It was the first half of the 17th century, and the Dutch were embarked on an unprecedented program of globalization. The Dutch first laid claims to the lands that are situated in the Hudson River Valley in 1609 with the voyage of Henry Hudson, who commanded an expedition sponsored by the Dutch East India Company. The first permanent settlements in New Netherland were established in 1624 in Manhattan and Fort Orange (present-day Albany).
The patroonship plan was devised by certain members on the board of directors of the private trading and shipping enterprise known as the West India Company to promote colonization of the region. The plan allowed an investor, called a patroon, to negotiate with the natives for a tract of land on which he was obligated to settle fifty colonists within four years at his own expense. The patroon was granted legislative and judicial powers as well as rights to hold the land in perpetual fief of inheritance, along with the right to dispose the colony by last will and testament. In essence, colonization was turned over to the private sector.
Killiaen van Rensselaer, a diamond merchant in Amsterdam and member of the board of directors of the West India Company, with the assistance of a knowledgeable agent named Bastain Jasz Krol, negotiated a contract of sale in 1630 with the Mohican Indians for land in the upper Hudson River Valley in the vicinity of the Dutch trading post and garrison known as Fort Orange. This was the founding of the Manor of Rensselaerswijck, which would last into the middle of the 19th century.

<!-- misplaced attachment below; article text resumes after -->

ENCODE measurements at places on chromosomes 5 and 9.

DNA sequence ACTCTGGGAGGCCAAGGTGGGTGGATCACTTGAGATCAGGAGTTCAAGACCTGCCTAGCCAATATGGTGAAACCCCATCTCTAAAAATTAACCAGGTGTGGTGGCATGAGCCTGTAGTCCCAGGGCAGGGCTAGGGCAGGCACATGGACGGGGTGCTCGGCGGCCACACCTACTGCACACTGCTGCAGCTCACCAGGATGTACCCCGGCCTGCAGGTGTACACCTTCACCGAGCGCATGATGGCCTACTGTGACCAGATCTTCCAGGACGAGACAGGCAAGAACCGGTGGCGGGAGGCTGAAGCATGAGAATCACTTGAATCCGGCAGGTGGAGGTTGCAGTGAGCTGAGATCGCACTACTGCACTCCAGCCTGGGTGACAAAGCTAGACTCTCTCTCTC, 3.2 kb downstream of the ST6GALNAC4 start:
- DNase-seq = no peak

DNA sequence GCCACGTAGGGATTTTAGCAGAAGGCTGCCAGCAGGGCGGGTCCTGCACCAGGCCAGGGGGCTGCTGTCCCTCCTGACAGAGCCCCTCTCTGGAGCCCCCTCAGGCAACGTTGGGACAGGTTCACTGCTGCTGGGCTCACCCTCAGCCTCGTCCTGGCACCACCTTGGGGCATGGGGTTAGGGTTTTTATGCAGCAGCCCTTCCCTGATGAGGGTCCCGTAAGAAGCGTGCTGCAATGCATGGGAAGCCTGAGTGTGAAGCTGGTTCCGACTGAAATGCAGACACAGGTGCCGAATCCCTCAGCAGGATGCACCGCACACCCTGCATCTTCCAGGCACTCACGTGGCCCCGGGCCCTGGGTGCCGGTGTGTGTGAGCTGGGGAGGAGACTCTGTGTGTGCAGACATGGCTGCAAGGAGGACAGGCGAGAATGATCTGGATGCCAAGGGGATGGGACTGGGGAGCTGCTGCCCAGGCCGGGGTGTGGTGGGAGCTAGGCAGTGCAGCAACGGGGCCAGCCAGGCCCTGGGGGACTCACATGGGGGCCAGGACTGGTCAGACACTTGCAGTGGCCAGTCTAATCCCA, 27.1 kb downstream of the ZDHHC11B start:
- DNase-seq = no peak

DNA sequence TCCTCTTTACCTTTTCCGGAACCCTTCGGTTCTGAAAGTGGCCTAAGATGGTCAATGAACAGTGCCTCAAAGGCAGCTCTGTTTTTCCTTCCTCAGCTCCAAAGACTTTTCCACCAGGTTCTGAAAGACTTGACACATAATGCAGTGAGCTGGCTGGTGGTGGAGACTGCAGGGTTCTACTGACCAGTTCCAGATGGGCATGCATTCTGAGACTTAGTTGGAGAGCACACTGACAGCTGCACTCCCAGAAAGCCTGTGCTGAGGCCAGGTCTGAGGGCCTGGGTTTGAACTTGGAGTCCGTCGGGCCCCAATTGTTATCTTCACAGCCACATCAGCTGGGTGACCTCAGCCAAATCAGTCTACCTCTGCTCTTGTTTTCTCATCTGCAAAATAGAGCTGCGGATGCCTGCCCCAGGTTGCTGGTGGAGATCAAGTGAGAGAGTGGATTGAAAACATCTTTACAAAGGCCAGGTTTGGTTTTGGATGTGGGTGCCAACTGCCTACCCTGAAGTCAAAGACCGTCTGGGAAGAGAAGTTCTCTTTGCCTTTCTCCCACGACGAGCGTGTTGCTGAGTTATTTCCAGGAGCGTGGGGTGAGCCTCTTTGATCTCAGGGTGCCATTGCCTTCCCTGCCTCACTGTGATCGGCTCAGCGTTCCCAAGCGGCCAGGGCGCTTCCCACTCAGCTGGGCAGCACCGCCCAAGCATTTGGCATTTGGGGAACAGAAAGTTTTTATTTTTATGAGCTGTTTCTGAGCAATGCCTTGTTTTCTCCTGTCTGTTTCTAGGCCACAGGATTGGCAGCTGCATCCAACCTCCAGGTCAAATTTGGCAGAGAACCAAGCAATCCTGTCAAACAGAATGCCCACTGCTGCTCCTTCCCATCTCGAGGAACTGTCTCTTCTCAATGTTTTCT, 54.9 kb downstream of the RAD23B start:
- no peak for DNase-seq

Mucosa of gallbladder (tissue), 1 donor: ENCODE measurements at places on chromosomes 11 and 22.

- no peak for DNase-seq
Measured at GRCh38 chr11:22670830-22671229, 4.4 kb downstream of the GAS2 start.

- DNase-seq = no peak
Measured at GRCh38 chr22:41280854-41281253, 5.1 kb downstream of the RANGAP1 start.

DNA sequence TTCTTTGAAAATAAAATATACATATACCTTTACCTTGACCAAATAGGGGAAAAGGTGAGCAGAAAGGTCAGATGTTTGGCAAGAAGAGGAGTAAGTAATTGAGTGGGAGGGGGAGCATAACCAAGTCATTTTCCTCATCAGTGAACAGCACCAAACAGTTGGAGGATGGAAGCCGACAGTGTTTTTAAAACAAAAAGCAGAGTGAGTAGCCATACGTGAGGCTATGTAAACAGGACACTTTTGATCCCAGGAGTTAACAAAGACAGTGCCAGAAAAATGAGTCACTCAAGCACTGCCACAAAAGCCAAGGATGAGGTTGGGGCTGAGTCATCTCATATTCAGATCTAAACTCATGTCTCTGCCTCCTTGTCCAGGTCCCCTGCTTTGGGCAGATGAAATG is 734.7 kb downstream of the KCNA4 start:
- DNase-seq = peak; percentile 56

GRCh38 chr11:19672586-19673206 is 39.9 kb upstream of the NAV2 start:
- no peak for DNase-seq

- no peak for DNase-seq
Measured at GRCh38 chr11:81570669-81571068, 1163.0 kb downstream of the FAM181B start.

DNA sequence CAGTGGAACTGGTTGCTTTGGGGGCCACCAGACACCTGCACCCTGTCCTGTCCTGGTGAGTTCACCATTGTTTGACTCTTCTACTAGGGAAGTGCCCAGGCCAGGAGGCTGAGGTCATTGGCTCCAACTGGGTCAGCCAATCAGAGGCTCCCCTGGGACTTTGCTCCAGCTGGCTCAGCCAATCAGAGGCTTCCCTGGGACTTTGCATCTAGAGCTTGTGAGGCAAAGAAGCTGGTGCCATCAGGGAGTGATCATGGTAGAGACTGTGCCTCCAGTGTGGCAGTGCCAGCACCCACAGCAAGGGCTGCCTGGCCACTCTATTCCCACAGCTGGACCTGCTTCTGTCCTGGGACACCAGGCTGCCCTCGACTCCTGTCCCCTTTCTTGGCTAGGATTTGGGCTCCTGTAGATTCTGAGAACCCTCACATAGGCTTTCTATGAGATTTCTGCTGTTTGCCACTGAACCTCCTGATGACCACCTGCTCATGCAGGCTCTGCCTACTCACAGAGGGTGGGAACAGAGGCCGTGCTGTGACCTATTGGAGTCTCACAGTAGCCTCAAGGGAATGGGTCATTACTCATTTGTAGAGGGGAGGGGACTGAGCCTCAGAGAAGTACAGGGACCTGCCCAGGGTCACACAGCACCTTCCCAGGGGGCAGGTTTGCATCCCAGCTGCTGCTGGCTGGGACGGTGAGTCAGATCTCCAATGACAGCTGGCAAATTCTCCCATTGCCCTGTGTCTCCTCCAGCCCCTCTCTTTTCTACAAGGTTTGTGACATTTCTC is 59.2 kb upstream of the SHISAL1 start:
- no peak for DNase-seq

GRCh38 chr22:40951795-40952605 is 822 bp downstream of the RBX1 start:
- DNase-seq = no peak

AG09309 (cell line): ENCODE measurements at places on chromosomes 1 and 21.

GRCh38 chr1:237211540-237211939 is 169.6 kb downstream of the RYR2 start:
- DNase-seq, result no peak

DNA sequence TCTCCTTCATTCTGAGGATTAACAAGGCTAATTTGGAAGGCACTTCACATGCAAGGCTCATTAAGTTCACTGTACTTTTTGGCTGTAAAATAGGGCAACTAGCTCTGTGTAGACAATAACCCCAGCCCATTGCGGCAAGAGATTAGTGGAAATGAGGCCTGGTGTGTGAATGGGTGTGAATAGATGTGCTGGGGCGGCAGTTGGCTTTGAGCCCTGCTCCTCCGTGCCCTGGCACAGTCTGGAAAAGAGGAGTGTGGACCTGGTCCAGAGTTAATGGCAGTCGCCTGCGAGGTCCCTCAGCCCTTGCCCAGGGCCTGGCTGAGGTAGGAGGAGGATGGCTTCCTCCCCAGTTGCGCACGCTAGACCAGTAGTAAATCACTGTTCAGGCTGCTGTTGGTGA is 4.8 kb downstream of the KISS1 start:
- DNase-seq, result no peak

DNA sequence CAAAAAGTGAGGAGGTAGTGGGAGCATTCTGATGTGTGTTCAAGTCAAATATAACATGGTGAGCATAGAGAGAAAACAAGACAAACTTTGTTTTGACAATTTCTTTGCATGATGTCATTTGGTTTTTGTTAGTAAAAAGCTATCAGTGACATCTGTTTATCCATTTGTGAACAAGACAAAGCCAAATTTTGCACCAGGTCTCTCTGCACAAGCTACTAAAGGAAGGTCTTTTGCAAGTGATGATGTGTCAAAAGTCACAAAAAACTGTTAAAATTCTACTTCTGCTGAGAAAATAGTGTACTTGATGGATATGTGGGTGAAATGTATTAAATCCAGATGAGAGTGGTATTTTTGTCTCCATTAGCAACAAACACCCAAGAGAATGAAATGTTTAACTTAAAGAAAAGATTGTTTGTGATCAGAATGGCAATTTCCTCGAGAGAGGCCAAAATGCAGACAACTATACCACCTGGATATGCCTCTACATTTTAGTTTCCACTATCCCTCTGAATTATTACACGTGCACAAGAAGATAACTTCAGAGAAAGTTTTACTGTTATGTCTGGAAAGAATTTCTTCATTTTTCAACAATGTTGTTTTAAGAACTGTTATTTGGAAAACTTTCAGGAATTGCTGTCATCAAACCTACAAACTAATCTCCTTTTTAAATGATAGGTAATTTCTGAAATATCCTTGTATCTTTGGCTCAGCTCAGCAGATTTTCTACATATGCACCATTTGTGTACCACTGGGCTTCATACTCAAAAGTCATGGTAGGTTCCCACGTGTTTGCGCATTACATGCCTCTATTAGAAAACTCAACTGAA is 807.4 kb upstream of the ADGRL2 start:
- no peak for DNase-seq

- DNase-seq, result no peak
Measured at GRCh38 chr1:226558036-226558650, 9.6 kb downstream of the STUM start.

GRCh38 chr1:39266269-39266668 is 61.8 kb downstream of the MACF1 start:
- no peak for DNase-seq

Initially, a fair number of willing settlers were attracted as tenants of Rensselaerswijck (passenger list, bill of lading), with most of them choosing to settle near Fort Orange. Some of these tenants practiced agriculture and husbandry as specified in the terms of their contracts (ledger of debit credit accounts), but in general, any effort to make the plantation profitable for the patroon was compromised by the widespread interest in trading furs, initially an irresistible avenue to riches for many living in the region. Fur trading was presumed to be the exclusive domain of the West India Company and this created tension between the company and the settlers.
The Manor Under English Rule
In 1685, Royal Governor Thomas Dongan issued a patent for the "Manor of Rensselaerswyck" establishing the patroonship as a legal entity, describing its borders, and defining the special rights of its proprietor. The boundaries established here encompassed much of the land now situated in present-day Albany and Rensselaer Counties. However, the patent also specifically excluded ". . . fort Albany and the Towne Albany" from the manor, setting the stage for Dongan's granting of the Albany city charter in July 1686.